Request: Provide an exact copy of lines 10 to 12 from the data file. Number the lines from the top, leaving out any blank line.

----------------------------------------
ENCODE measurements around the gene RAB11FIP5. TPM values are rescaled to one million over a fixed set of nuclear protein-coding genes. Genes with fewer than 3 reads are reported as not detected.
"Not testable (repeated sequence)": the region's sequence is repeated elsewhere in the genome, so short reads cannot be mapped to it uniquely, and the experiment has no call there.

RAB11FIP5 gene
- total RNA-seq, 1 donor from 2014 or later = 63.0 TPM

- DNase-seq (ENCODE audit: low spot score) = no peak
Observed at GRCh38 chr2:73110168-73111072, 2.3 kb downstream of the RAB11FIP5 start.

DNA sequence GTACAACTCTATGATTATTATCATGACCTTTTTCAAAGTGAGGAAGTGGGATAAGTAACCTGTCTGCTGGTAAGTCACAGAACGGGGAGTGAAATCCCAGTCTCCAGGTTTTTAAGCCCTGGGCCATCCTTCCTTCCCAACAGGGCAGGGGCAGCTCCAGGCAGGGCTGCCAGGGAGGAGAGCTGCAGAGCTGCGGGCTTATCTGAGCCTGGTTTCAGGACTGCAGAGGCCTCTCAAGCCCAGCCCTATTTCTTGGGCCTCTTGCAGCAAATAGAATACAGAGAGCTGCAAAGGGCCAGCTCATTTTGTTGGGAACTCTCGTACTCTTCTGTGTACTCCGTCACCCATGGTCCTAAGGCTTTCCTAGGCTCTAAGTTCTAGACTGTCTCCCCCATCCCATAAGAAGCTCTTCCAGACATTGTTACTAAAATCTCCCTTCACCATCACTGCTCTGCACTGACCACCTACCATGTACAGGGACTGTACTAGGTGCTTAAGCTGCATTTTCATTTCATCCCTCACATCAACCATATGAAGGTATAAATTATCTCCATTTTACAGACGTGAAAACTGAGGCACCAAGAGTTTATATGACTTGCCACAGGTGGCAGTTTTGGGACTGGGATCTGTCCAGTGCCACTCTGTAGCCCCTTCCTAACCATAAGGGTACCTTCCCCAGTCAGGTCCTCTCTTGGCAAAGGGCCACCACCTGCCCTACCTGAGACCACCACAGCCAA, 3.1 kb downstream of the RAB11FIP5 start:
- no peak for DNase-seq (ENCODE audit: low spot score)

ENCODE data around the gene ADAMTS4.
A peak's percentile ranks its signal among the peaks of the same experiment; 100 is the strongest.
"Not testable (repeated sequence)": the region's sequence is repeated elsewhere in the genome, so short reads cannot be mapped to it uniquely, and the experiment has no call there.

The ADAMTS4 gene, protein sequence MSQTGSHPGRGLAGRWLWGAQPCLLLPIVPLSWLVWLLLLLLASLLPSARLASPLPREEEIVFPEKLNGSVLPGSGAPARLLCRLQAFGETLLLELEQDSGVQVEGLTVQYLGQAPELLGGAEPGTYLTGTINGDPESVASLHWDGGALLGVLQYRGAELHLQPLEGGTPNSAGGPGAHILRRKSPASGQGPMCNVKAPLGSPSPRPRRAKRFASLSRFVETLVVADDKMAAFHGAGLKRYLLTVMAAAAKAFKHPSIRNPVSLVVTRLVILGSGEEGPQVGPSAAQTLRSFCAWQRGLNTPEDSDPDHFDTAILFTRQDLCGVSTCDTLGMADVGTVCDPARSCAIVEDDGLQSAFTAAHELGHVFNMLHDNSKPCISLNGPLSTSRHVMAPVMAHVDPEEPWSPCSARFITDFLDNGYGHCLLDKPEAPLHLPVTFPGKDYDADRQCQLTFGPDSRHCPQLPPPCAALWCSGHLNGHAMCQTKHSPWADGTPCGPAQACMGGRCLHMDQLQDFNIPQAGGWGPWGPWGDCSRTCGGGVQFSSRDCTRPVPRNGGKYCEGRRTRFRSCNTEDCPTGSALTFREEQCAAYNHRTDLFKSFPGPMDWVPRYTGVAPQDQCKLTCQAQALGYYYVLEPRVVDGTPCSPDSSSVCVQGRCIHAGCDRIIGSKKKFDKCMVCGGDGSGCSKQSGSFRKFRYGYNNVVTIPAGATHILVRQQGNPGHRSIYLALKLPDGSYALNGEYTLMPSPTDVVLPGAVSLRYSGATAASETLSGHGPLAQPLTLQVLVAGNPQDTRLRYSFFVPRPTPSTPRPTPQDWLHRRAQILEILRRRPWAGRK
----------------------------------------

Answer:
A peak's percentile ranks its signal among the peaks of the same experiment; 100 is the strongest.
"Not testable (repeated sequence)": the region's sequence is repeated elsewhere in the genome, so short reads cannot be mapped to it uniquely, and the experiment has no call there.

The ADAMTS4 gene, protein sequence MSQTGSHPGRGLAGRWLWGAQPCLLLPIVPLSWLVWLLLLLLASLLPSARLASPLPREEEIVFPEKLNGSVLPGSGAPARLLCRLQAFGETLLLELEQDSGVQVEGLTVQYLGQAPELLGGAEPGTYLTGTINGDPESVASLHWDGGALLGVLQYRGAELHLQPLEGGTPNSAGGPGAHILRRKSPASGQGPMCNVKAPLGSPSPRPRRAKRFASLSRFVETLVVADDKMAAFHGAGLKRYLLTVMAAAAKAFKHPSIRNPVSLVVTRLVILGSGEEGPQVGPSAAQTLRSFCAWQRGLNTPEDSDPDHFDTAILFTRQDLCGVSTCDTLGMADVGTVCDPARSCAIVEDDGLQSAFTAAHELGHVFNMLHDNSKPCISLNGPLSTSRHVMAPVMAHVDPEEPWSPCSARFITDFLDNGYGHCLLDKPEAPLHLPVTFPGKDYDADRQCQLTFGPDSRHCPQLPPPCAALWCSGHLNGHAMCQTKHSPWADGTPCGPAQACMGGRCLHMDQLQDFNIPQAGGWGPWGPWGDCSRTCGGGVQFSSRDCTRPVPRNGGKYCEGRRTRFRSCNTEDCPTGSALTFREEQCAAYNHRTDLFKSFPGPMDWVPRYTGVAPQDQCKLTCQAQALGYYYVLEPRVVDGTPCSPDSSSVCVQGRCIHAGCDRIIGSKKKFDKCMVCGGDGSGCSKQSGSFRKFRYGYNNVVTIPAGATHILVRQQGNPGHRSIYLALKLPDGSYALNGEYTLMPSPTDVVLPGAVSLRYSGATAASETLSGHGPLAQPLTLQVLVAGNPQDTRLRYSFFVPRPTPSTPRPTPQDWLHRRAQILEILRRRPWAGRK